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Unseen Gold

Stanford alumni aim to turn waste carbon into usable chemicals for industry.
They hope to eloquently rewrite the history of carbon emissions—their magnum opus to society and the environment. Pictured l to r: Kendra Kuhl, PhD ’13, Nicholas Flanders, MBA/MS E-IPER ’16, and Etosha Cave, MS ’11, PhD ’15. PHOTO: Steve Wedman

Plastics, biofuels, fertilizers, and many everyday products have similar ingredients, on a chemical level. Today most of these chemicals are derived from fossil fuels, but what if instead they came from carbon emissions, that costly byproduct of economic development? That’s the goal of Opus 12, a venture with its roots on Stanford’s campus.

“We want to create value out of waste,” says cofounder Etosha Cave, MS ’11, PhD ’15. “COright now is being haphazardly thrown away.” 

Opus 12 plans to repurpose carbon dioxide currently being released from industrial plants and create useful chemicals and liquid fuel from it. The startup is using a business tactic called “arbitrage”—essentially taking a product and upselling it—in a kind of environmental judo that could dramatically decrease global warming if the technology can scale up.

The team started in 2014 in Professor Thomas Jaramillo’s lab, where both Cave and Kendra Kuhl, PhD ’13, spent time doing their doctoral studies. They discovered a mutual interest in entrepreneurship during their research on metal catalysts, but hadn’t considered their ideas ready for commercialization until they met executive director Brian Bartholomeusz at a cleantech event hosted by the TomKat Center for Sustainable Energy.

“He told us, ‘You’re exactly the type of technology we’re trying to transfer out of the lab,’” says Cave.

The duo invited Nicholas Flanders, MBA/MS E-IPER ’16, to help shore up their business experience. Within the year, the team had won a TomKat Center grant as well as a spot in the Cyclotron Road program, which landed them a bench at Lawrence Berkeley National Laboratory and additional mentorship.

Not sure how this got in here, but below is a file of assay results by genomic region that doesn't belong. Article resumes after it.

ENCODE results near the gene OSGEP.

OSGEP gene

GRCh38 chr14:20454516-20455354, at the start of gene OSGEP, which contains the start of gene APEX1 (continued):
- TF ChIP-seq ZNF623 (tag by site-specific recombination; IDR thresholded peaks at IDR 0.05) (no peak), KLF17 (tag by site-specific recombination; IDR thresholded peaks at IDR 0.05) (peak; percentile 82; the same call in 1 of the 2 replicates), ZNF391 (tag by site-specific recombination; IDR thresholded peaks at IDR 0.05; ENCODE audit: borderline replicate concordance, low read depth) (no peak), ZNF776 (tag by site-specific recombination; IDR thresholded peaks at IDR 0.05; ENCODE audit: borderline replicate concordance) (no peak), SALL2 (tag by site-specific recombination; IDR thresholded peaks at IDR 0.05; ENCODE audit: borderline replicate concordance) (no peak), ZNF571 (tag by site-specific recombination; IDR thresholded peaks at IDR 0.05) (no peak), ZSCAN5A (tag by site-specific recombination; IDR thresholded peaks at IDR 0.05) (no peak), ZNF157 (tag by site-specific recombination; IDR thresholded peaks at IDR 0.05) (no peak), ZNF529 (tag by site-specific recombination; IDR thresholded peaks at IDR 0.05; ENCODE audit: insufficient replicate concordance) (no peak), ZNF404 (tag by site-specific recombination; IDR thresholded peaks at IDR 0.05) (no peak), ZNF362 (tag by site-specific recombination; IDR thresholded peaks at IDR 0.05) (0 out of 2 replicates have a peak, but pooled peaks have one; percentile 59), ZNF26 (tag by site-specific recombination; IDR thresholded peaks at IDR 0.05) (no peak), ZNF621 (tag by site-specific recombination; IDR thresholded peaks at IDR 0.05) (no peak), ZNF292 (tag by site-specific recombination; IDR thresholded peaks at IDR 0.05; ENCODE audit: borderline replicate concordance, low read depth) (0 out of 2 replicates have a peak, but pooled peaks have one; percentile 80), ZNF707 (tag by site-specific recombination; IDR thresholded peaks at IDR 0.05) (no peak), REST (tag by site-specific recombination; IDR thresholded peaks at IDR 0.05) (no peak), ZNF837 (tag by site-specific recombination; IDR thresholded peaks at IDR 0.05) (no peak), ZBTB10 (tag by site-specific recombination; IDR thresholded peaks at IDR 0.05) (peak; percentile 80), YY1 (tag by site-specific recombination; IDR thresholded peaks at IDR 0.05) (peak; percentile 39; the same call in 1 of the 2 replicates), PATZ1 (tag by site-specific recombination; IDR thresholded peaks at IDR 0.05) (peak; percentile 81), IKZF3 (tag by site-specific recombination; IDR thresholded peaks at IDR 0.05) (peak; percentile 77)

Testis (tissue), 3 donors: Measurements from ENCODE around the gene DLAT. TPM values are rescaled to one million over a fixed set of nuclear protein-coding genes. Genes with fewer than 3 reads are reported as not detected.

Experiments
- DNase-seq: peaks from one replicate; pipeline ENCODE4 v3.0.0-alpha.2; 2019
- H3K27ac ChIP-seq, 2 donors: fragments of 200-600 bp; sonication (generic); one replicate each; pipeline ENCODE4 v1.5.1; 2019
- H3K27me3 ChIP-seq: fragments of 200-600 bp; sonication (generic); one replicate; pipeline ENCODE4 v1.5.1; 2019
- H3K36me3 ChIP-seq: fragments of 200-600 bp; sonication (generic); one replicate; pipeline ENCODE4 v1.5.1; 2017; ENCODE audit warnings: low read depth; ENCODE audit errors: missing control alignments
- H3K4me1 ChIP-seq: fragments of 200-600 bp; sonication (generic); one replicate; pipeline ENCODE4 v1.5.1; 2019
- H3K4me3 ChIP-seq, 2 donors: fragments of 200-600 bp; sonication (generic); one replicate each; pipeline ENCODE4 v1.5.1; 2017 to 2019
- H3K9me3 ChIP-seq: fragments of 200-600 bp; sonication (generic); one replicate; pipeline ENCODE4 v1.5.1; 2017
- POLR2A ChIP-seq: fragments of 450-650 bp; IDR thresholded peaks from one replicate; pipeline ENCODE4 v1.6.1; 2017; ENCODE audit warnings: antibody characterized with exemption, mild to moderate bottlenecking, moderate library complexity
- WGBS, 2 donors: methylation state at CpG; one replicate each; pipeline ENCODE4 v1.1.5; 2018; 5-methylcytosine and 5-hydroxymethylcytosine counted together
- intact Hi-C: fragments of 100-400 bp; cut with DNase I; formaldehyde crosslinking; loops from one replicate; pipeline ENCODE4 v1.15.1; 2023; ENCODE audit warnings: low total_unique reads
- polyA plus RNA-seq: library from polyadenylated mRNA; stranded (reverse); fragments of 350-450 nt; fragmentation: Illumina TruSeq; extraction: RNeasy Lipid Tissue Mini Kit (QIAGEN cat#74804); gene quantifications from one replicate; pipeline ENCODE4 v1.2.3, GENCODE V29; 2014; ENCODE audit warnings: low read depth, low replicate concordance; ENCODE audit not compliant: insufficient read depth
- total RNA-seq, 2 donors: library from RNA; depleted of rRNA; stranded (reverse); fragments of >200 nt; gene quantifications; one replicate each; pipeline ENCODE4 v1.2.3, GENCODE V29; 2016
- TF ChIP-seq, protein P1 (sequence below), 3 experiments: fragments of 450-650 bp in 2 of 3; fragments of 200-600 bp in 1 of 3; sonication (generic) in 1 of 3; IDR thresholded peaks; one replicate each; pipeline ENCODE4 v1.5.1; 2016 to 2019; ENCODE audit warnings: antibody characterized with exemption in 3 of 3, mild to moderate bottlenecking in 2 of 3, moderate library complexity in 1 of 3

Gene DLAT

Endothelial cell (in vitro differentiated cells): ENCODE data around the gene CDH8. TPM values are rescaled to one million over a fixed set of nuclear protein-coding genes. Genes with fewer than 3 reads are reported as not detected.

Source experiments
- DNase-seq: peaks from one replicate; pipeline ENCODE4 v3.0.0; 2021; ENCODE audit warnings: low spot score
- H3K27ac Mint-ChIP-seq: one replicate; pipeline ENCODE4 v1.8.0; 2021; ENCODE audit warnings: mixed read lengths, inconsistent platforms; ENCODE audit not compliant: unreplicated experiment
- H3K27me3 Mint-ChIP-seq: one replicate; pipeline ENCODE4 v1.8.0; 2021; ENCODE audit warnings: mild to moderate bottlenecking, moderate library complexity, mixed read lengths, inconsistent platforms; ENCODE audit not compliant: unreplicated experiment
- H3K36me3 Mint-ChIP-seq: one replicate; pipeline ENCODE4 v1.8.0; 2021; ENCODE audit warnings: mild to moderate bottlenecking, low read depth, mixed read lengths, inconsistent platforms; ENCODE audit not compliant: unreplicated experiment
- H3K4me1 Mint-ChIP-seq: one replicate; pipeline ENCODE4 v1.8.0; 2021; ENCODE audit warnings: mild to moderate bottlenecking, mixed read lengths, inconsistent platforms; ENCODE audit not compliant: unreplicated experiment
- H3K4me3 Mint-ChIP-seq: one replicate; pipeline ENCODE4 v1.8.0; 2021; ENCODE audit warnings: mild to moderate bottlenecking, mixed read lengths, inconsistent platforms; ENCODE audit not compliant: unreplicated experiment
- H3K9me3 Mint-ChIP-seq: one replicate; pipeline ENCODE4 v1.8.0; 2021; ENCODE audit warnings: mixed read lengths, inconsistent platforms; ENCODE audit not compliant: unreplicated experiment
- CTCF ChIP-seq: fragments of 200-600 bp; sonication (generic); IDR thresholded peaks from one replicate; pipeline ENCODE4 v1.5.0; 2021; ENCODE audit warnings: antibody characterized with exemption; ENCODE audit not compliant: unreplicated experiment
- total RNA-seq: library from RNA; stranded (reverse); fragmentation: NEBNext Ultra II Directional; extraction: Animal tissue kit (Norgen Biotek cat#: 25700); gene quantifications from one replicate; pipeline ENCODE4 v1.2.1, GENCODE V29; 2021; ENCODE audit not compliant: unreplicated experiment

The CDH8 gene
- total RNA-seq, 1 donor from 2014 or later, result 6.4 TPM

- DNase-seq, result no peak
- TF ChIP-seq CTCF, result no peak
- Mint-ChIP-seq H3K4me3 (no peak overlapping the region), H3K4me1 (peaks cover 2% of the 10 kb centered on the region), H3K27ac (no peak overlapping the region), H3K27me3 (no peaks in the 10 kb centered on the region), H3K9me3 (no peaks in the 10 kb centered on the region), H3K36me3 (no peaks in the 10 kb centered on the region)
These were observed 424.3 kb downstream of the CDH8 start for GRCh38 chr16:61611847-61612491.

Waste into wealth

Opus 12 found their business philosophy and rallying cry in the words of Buckminster Fuller, the 20th century American inventor and philosopher:

"Pollution is nothing but the resources we are not harvesting. We allow them to disperse because we've been ignorant of their value." - R. Buckminster Fuller 

Their approach modifies an existing technology called a polymer electrolyte membrane, or PEM system, that is used in other industries to split water or in fuel cells. Opus 12 has created a unique metal catalyst membrane assembly to repurpose the PEM system into one that can split CO2 and water—the equivalent of an Intel chip (their reactor) in a Dell computer (the PEM system), as Cave describes it. The TomKat Center funding allowed them to develop a working prototype.

They can accomplish this kind of water-into-wine alchemy by sending an electrical current into water mixed with carbon dioxide in the presence of the metal catalyst. The carbon dioxide breaks down into smaller molecular bits, which can be reconfigured to make at least 16 different chemical compounds, such as ethanol and acetic acid.

After months of fine-tuning the reactor for the greater efficiency, Opus 12 has begun scaling up. They hope to complete their first commercial-sized carbon dioxide electrolyzer in 2018, a product that will be 30 times larger than their original prototype.

In the future, the electrolyzers could be the size of small buildings, tucked next to manufacturing plants, allowing Coca-Cola, for example, to produce plastic bottles made from ethylene produced onsite.

Efficient and self-sufficient

Particularly if Opus 12 is able to run its operations from renewable energy sources, the environmental payoffs will be sizable. At the commercial scale, the technology could have the CO2-converting power of 37,000 trees and yet fit into an average-sized suitcase.

The advantages for industry are meaningful, too. At the moment, companies must pay several middle men, as well as sizable insurance fees, to transport and deliver the chemicals that they need. Opus 12 would allow the companies to produce many of these chemicals on location, creating greater self-sufficiency and fewer supply chain risks. It would give manufacturers the ability to create a closed loop system or make a portfolio of chemicals with their only input being liquid carbon dioxide, the same harmless ingredient restaurants use to add fizz to soda fountain drinks.

In the three years since it took shape, Opus 12 has won numerous awards: the U.S. Department of Energy’s Transformational Award, the Shell GameChanger program, and even the inaugural Roddenberry Prize, founded by the creator of Star Trek to drive social change—as well as multiple grants from the National Science Foundation, NASA, and DOE.

But Cave says the TomKat Center was their big break.

“The money was great, but the mentorship was even more valuable,” Cave says, pointing to ways the center has continued to help Opus 12 network and thrive. “Being part of the TomKat Center is like being part of a family.”

To any students who want to move their innovation out of the lab and into the real world and are considering applying for a grant, she says: “Do it. There is really no down side.”

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